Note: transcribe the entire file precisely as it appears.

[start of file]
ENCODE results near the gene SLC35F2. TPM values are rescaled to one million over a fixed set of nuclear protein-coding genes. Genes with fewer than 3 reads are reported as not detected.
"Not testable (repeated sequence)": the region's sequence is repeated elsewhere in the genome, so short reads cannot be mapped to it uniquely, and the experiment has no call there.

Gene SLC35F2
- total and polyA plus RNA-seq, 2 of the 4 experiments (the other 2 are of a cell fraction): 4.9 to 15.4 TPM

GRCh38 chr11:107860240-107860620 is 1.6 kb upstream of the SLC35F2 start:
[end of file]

ENCODE results near the gene SLC35F2. TPM values are rescaled to one million over a fixed set of nuclear protein-coding genes. Genes with fewer than 3 reads are reported as not detected.
"Not testable (repeated sequence)": the region's sequence is repeated elsewhere in the genome, so short reads cannot be mapped to it uniquely, and the experiment has no call there.

Gene SLC35F2
- total and polyA plus RNA-seq, 2 of the 4 experiments (the other 2 are of a cell fraction): 4.9 to 15.4 TPM

GRCh38 chr11:107860240-107860620 is 1.6 kb upstream of the SLC35F2 start: